The NAACP has filed a lawsuit against the state of Mississippi and its Governor Tate Reeves after the governor signed two pieces of legislation into law that critics say violate the 14th amendment and attempt to take power from the majority Black city of Jackson.
"To be clear, this legislation is nothing new. The people of Jackson have been silenced and have faced years of discriminatory disinvestment and neglect from the state government which led to the major water crisis they are still dealing with to this day. If elected officials in Mississippi want to help address the results of their negligence and improve the lives of Jackson residents, they should start with completing improvements to Jackson's water system, not undermining the constitutional rights of their citizens," says NAACP president and CEO, Derrick Johnson.
Jackson, Mississippi has its southern charm, but its woes are well documented, including poverty, disinvestment, crime and a failing water system. Add to that, challenges from outside of Jackson.
A mechanic shop may be the last place you'd expect to find the mayor of a city, but three-term Byram, Mississippi Mayor Richard White made his business into his makeshift mayor's office.
SEE MORE: Federal funding helps Jackson, Mississippi address water crisis
"I do it full time. You know, my public works guy, he knows that I work full time for both companies," said White.
Byram is a suburb of about 12,000 that borders Jackson to the south. The relationship between Jackson, the struggling poor city, versus Byram, a growing community with a dynamic business scene, has been very contentious. The two were in a legal battle for years over Jackson's attempts to annex Byram.
"We had to fight Jackson because they wanted it. They tried to annex us, and that's what caused the whole problem. We were a great community and a great school system, and so they wanted to annex us, and we just didn't feel like that was right thing," said White
Now, Byram is dangling a $5 million check in front of the mayor of Jackson to break away from its contract with Jackson's water system and start its own utility.
Byram officials cite shut-offs and poor service from the cash-strapped city as the reason.
"I mean, it's time for things to change. So that's what we want to do. And we're not mad. But I saw about 80% of our time spent messing with the water in our city. And it's not right," White said.
Bill Miley is head of Public Works for Byram.
"If you're not getting a response out of Jackson, that's when they call us and we try to do what we can to expedite the repair," Miley said.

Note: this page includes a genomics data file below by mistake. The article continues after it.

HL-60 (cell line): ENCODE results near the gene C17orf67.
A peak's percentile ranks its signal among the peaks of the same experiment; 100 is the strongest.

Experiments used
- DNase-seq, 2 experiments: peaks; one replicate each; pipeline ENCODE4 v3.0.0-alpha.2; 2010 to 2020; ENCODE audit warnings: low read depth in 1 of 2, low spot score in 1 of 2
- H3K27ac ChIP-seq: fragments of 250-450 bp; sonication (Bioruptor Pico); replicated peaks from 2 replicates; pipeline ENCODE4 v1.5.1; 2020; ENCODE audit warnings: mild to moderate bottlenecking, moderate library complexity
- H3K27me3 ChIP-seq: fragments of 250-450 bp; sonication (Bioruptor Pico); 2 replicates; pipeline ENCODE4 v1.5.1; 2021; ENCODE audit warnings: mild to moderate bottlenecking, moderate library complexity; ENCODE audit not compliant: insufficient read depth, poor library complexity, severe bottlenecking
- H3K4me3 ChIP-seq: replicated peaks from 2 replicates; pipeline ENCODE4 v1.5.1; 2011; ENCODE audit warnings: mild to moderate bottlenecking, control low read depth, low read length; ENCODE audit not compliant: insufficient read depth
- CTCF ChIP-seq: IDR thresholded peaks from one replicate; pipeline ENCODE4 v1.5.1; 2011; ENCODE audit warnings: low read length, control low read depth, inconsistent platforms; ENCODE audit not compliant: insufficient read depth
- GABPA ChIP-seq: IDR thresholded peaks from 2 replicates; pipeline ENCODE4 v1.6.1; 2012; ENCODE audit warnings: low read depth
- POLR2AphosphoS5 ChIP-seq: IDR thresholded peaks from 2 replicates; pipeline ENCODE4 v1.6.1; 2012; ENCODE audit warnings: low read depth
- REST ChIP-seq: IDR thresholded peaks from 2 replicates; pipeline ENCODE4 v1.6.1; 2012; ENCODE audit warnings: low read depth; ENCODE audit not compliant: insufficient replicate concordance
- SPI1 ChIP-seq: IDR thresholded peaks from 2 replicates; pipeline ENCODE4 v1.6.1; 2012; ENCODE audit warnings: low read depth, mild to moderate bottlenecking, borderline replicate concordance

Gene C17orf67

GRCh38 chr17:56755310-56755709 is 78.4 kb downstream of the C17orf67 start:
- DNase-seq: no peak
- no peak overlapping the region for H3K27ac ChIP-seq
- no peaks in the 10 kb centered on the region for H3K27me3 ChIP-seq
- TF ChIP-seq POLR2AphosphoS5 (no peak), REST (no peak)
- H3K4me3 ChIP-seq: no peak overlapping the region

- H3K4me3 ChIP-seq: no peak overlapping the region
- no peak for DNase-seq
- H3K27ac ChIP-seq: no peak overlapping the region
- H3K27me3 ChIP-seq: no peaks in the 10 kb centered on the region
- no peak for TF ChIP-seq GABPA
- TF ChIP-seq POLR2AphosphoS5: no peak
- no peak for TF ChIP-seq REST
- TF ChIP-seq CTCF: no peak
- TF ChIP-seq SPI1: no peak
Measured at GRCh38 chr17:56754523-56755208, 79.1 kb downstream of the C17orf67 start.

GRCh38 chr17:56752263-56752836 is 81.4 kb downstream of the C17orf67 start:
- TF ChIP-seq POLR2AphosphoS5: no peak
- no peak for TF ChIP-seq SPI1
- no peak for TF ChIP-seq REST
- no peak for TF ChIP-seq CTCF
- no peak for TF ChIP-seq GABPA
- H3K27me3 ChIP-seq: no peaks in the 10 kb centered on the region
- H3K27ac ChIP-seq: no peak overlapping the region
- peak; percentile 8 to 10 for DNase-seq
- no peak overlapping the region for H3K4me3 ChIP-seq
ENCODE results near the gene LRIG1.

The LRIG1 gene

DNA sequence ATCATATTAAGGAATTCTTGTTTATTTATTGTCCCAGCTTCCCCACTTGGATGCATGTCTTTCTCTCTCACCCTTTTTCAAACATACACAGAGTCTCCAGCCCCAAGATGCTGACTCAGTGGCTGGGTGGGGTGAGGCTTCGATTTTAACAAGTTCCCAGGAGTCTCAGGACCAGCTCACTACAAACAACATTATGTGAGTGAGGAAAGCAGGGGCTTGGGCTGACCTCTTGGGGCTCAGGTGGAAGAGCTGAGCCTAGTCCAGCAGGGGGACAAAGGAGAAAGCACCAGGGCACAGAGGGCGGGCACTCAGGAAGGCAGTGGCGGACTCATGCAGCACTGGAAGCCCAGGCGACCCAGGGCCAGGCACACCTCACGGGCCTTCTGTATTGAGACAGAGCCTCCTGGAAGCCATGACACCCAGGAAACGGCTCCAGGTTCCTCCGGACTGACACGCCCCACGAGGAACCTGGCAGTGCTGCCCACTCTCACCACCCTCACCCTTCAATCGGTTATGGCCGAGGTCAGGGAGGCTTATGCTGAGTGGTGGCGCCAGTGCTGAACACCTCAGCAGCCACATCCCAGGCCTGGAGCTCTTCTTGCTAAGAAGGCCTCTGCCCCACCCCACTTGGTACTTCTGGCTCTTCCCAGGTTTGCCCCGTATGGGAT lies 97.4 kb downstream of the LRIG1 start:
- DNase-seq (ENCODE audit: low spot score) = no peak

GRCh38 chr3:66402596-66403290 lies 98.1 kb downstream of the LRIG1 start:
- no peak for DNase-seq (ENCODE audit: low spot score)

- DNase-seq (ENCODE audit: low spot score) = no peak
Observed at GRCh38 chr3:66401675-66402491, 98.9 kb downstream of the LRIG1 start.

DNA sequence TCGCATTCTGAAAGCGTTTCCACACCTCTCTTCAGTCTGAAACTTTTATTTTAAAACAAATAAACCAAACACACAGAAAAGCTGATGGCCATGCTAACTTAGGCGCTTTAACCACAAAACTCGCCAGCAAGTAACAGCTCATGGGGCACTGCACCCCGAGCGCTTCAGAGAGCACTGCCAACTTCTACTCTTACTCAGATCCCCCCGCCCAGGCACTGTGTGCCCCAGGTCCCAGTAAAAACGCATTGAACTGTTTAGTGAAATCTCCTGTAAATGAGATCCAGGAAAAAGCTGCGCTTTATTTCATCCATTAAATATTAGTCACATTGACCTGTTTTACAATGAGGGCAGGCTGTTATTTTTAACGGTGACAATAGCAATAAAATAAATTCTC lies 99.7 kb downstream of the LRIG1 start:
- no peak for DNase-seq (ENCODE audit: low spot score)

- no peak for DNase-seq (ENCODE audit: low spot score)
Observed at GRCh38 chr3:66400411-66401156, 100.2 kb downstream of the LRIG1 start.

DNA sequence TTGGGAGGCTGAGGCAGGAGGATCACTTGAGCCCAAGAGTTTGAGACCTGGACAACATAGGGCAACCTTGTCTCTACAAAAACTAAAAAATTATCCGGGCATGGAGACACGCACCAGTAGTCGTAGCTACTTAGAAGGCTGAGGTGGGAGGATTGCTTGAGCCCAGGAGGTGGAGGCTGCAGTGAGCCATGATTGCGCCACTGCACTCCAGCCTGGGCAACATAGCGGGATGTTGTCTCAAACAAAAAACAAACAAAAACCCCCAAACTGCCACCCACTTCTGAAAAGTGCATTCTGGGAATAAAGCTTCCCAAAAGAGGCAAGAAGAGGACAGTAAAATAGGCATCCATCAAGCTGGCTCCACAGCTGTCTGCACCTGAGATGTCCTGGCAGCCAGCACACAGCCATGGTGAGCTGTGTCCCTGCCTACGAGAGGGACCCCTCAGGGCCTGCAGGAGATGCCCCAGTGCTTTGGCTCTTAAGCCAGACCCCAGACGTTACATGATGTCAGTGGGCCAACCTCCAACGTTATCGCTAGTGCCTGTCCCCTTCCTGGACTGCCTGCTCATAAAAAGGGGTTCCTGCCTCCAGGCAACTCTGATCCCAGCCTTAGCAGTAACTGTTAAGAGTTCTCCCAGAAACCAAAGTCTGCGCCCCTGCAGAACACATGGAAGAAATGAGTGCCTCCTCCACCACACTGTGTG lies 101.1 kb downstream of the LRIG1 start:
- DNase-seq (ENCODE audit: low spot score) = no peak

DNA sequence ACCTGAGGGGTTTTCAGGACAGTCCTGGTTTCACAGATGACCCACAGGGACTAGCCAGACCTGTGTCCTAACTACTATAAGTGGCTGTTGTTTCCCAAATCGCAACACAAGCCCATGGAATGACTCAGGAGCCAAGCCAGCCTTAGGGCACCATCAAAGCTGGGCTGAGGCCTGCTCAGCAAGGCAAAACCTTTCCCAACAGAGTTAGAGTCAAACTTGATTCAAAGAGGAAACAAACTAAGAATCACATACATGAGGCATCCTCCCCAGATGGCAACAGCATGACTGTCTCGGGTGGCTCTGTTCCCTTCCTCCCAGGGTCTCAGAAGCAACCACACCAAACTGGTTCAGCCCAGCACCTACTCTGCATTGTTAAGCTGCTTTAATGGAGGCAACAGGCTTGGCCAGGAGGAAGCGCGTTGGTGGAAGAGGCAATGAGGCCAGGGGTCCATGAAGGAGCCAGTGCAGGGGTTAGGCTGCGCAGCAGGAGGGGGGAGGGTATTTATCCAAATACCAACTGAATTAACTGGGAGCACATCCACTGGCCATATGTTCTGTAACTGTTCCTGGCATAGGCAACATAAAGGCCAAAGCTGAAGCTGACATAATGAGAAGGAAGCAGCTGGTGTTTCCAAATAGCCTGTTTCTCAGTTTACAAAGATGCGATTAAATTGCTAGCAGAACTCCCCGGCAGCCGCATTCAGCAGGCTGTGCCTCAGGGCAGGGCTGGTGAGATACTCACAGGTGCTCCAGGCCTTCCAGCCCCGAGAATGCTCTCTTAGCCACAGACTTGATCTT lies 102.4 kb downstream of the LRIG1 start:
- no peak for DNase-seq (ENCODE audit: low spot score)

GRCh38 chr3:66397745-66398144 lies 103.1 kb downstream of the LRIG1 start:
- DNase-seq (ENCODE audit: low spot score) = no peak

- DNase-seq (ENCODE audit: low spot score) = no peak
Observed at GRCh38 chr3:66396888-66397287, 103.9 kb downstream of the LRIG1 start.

He went on to explain that many Byram residents act like the water system is owned by Byram. "So, we might as well own it," Miley continued.
Last year, Jackson had a full-on water system crisis.
Residents in Jackson, and neighboring Byram, were forced to drink bottled water and flush their toilets with non-potable water.
Jackson's Mayor Chokwe Antar Lumumba declined a Scripps News interview request, but is reportedly considering Byram's offer.
SEE MORE: Justice Department Intervenes For Struggling Mississippi Water System
Meanwhile, the Republican-controlled Mississippi state legislature is considering measures that would add appointed judges to those already elected and expand patrols by Capitol police inside Jackson, which is governed by Democrats and has the highest percentage of Black residents of any major U.S. city.
Democratic Representative Earle Banks represents Hinds County.
"Jackson has had a recent crime problem. We've seen an upsurge in crime and this legislature wants to do something to help the capital city of Jackson," Banks said.
Representative Banks is the only Black lawmaker serving on a legislative committee trying to come up with a plan in the wake of the city's crime wave.
At issue is not just Jackson losing the authority to control itself — there is a fear among Black residents that Capitol police won't be held accountable if they mistreat people.
"Well, the people I hear from — constituents, lawyers, doctors, other people — are saying they want more police presence and protection in the city of Jackson," Banks said.
Last month, black activists in Mississippi gathered on the steps of the capitol building to decry the legislative efforts affecting Jackson as a "ruthlessly racist" political power grab.
But in Byram, which is 65% Black, the mayor doesn't see it that way.
Mayor White, who served in the state senate for 18 years, says Jackson just isn't working. Meanwhile, the federal government has appointed an expert from Virginia, Ted Henefin, to manage the water department for a year, with 13 projects planned to stabilize the dilapidated system.
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